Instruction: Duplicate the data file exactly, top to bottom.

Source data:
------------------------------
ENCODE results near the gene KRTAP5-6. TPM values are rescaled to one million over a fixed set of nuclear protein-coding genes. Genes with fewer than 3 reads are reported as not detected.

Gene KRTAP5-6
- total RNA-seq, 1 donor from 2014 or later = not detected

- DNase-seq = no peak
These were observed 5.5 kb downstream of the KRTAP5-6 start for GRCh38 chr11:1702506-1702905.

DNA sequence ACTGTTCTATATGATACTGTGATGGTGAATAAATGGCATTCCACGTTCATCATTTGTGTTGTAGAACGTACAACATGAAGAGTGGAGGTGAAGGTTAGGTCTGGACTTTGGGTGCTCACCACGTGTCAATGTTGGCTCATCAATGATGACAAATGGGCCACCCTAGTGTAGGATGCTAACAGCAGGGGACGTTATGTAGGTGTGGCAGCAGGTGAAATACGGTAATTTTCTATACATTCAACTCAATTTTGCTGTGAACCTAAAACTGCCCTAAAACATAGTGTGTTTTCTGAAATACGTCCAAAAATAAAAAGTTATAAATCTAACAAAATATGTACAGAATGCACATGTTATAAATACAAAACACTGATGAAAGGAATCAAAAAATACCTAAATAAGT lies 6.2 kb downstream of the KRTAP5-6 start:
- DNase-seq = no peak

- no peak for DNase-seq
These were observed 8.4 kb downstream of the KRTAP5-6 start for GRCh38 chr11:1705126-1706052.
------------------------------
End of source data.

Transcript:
ENCODE results near the gene KRTAP5-6. TPM values are rescaled to one million over a fixed set of nuclear protein-coding genes. Genes with fewer than 3 reads are reported as not detected.

Gene KRTAP5-6
- total RNA-seq, 1 donor from 2014 or later = not detected

- DNase-seq = no peak
These were observed 5.5 kb downstream of the KRTAP5-6 start for GRCh38 chr11:1702506-1702905.

DNA sequence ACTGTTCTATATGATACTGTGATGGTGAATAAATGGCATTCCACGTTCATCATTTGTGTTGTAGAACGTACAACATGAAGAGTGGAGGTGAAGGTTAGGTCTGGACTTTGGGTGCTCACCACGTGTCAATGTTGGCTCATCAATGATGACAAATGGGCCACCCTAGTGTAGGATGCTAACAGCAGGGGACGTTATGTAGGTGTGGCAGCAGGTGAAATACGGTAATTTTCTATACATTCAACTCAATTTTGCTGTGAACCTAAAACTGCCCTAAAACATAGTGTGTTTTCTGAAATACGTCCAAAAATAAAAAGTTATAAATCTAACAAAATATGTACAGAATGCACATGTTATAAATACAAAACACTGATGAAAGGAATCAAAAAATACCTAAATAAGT lies 6.2 kb downstream of the KRTAP5-6 start:
- DNase-seq = no peak

- no peak for DNase-seq
These were observed 8.4 kb downstream of the KRTAP5-6 start for GRCh38 chr11:1705126-1706052.